The chameleons ate less food in winter than in summer. Increased appetite was noticed before and during the female’s pregnancy.

In the summertime I did not feed the chameleons with additional vitamins and minerals. During the winter I fed them with NEKTON - MSA or KORVIMIN ZVT once a week.

Reproduction and incubation

Once they got used to life in captivity, I noticed in the beginning of September 2001 that they were mating. The mating period lasted for several days. In the beginning, the female did not express aggression towards the male although colour of her body changed from green to blue, with yellow blurs and spots all over her body. The female’s appetite increased and she basked more often as well.

At the end of September I moved the chameleons inside the house and put them into the indoor terrarium. On 15 October 2001 the female laid 28 eggs in a flowerpot with a rubber plant. The eggs’ dimensions were 16.3-17.6 mm x 10.4-11.3 mm (length x width).

All the eggs seemed to be fertilized. I put them in a container with the vermiculite buried to half of their size. The vermiculite was moistened by water in the weight ratio 1:0.5 (1 part vermiculite: 0.5 part water by weight). Since I did not know much about the proper incubation, in the first two months the eggs were incubated at the room temperature 23 ºC to 25 ºC, then four months at the lower temperature 16 ºC to 18ºC, and then again at the temperature 23 ºC to 25 ºC. Based on this method of incubation, 11 juveniles hatched out of 28 eggs on 12 September 2002. The other eggs died during the incubation period.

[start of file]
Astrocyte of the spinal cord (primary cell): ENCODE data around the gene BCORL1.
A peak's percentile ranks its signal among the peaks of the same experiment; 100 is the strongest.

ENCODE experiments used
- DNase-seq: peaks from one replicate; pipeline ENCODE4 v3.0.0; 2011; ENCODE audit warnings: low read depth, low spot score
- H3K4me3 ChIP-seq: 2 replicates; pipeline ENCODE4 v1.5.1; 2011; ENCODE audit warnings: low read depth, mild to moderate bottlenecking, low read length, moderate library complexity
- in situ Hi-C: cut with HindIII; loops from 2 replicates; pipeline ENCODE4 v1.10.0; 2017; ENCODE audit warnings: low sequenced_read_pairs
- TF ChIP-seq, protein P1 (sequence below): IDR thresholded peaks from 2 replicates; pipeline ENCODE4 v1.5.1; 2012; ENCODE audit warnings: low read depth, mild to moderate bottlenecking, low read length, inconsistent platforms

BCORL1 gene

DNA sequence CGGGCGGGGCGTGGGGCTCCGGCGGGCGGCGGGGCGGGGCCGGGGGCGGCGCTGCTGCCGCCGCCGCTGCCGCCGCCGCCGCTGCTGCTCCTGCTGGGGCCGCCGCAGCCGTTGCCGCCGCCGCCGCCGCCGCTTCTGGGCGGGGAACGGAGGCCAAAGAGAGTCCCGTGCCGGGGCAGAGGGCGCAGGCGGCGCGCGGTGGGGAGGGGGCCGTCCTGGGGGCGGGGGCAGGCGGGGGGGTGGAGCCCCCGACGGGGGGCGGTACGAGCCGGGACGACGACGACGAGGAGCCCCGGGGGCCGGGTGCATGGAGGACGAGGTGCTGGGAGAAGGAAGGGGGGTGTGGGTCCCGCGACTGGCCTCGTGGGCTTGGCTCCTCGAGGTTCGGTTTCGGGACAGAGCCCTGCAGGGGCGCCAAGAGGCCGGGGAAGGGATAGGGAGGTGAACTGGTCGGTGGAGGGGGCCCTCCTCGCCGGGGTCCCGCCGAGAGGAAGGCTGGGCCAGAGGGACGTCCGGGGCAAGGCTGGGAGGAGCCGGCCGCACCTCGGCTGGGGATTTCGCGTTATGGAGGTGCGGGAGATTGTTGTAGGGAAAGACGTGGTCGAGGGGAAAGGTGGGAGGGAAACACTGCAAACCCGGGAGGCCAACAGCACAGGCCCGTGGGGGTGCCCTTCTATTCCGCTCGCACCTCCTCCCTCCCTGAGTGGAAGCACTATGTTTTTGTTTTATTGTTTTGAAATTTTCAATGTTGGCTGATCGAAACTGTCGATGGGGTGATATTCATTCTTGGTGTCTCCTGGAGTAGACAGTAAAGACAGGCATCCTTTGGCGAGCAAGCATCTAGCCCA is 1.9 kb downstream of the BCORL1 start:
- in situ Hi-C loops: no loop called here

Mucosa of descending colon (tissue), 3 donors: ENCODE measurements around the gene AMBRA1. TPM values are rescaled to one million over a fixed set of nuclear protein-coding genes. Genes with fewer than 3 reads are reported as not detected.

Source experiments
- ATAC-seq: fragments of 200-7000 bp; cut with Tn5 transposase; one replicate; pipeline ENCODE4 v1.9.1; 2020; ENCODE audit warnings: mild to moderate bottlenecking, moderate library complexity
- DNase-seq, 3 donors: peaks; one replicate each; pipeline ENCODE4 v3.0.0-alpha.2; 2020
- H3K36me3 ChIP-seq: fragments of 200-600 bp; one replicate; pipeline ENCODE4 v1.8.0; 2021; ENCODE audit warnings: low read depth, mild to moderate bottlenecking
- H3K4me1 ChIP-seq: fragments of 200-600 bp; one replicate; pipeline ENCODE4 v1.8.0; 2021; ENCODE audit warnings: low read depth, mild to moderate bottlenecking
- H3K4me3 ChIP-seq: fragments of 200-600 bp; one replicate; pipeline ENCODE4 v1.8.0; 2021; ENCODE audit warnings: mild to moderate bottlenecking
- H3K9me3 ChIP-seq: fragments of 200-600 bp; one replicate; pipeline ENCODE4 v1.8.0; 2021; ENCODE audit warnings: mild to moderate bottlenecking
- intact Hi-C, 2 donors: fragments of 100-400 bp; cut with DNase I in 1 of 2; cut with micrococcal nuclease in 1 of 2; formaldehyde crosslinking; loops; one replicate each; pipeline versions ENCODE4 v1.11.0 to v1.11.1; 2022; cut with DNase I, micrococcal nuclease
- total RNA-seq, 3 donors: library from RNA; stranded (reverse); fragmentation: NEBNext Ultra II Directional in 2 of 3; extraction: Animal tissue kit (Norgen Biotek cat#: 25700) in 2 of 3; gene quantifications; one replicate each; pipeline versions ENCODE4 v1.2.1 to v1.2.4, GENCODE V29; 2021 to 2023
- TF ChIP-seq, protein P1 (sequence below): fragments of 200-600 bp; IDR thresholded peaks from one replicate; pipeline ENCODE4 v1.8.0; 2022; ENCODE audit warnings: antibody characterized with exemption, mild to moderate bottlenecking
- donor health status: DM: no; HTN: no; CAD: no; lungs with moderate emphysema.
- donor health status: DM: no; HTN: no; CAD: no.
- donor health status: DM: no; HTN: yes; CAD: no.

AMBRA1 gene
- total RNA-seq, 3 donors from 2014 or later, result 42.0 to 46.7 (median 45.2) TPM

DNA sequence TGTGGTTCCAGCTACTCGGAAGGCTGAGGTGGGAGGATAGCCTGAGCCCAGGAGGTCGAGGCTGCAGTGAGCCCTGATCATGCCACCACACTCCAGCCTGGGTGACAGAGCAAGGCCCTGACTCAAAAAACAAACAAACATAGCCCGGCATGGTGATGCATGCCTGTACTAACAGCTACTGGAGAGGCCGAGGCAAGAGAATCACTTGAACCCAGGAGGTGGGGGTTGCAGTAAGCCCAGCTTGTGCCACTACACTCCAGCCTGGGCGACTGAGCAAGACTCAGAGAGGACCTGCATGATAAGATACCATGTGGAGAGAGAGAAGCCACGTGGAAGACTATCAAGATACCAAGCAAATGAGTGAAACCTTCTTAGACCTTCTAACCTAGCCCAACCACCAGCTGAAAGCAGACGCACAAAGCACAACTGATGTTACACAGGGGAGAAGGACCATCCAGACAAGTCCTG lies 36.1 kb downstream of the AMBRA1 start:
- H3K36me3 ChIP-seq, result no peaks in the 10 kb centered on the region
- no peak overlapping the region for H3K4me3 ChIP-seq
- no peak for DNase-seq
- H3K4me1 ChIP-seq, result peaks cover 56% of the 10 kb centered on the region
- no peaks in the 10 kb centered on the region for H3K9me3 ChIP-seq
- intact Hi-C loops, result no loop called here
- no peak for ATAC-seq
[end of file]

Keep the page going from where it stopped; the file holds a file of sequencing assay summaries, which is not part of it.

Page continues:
Table 1: Data for egg clutches and hatch dates are given for all three clutches. Note that incubation time is almost the same time.

The next two clutches in 2002 and 2003 were incubated under different conditions. I was studying the meteorological features of the African chameleon’s habitat in Greece. I adjusted the incubation temperatures to those in Greece. In Semptember and October the eggs were incubated at the temperature from 23 ºC to 25 ºC, then I decreased the temperature to 16 ºC to 18 ºC for the period of two months, then again the temperature was decreased to 13 ºC to 15 ºC for the period of January and February, however it can be decreased to even 10 ºC. Then I gradually increased the temperature up to 16 ºC to 18 ºC for March and April and then up to 23 ºC to 25 ºC for the last couple months of the approximately 11 month incubation period. However, the temperature was higher in the last two months, i.e. 27 ºC. The incubation itself was successful under such conditions and circumstances. The juveniles were big and healthy. There more females than males were born.